It was just such moments that made the Mirisch Corporation hesitant to spend too much money on something that was a risk in terms of bringing in substantial audiences, since the film clearly took no prisoners when it came to condemning the South specifically. The Mirisches gave Jewison a budget that capped off at $2.6 million. At Poitiers instance, Jewison looked for a place to film that was above the Mason-Dixon line: the star believed that the incendiary subject matter could expose the cast and crew to danger. Therefore, a very sleepy town in southern Illinois by the name of Sparta was chosen. It was close enough to the Mississippi River that the crew could film scenes of Scott Wilson’s attempted escape by and over the fabled river, remaining somewhat true to the intended locale. In order to save themselves the trouble of changing signs, the name of the story’s setting became Sparta. This was the biggest thing to ever happen to this town, and the citizens were only too happy to accommodate the folks from Hollywood, who filmed most of the exteriors there or nearby during the fall of 1966, starting on September 19.

But it was the build-up to the aforementioned Endicott scene that posed a problem as far as location was concerned. Silliphant’s script called for Endicott to rule over a cotton plantation, which meant Jewison needed to capture the real thing: Tibbs and Gillespie were supposed to drive their vehicle among the black sharecroppers, who represented a shameful and backward step in Tibbs’s eyes. A suitable field was found in Dyersburg, in western Tennessee, and Poitier reluctantly agreed to journey there for a few days in order to get this telling moment preserved onscreen. Once the bulk of the picture was finished shooting in these far-off places, the production headed west to Hollywood, where some interior sets, including the police station, were built on the soundstages of the Samuel Goldwyn Studio.

In the Heat of the Night succeeded in pulling viewers into its mystery while never missing an opportunity to shade a scene with an underlying gesture or passing comment that suggested Virgil’s efforts to see justice done were nearly thwarted at every turn by stupidity and bigotry. ‘I he pacing, writing, directing, and almost uniformly superb acting never banged home the point too blatantly or stridently, which was why the picture continued to play so well as progress was made in subsequent decades. There is no doubt that many viewers found themselves coming around, slowly, some resistant, much in the manner of Steiger’s character, until they had to concede, if only to themselves, that a black character was clearly the hero, the levelheaded voice of reason, the protagonist to root for, the man to admire. In the Heat became one of the runaway hits of the season.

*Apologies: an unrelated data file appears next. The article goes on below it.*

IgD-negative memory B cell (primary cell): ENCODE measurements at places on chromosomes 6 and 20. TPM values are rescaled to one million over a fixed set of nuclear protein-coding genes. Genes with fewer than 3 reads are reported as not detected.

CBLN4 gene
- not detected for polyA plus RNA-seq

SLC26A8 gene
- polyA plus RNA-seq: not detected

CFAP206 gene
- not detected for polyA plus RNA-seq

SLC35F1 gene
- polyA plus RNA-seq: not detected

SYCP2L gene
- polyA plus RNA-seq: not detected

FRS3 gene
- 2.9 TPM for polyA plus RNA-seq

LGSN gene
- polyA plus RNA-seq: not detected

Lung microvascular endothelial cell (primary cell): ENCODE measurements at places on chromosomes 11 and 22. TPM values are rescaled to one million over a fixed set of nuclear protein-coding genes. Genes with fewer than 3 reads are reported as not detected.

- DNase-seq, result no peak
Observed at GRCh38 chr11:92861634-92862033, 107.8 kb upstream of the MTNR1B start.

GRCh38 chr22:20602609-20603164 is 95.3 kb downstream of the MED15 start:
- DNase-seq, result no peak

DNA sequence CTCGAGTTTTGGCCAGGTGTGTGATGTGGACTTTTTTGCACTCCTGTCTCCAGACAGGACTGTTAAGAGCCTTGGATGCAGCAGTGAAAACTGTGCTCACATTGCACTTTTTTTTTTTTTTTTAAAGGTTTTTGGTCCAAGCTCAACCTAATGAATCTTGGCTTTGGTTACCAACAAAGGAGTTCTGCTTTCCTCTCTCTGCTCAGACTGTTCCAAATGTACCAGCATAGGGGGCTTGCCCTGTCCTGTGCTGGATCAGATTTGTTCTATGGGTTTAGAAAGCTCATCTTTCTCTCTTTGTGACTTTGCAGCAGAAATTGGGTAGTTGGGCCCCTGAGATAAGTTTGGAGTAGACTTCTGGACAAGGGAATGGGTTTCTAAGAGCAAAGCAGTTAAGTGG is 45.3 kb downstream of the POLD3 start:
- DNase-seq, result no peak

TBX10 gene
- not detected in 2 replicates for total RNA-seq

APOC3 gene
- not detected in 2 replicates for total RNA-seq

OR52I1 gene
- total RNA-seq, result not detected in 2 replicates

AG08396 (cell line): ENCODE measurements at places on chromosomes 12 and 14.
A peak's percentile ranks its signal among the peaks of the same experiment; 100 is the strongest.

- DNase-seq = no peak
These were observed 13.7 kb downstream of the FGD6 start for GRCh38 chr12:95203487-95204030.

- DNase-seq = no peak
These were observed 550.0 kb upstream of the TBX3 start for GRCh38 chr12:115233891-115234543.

By the time the Oscar nominations were announced in the winter of 1968, Jewison’s picture had become somewhat overshadowed by the tremendous public and critical response to a pair of films that would become perhaps the two most seminal motion pictures of their era, Bonnie and Clyde (Warner Bros.) and The Graduate (AVCO Embassy). In the Heat of the Night found itself competing with these movies, which seemed to bode none too well for its chances at capturing the top prize. What’s more, somehow Poitier had been left out of the running, Steiger being the only cast member to get a nomination. When the awards were handed out on April 10, 1968, In the Heat’s overall excellence won out, and the Mirisch Corporation was thrilled to receive its third Best Picture Oscar that decade (following The Apartment and West Side Story). As Bonnie and Clyde and The Graduate continued to rise in stature over the years, many were predisposed to come down hard on the film that had “robbed” them of their Academy accolade, only to find out just how marvelous the victor truly was.

Barry Mohush, Everybody’s talkin’: the top films of 1965-1969,  New York: Applause Theatre & Cinema Books, 2009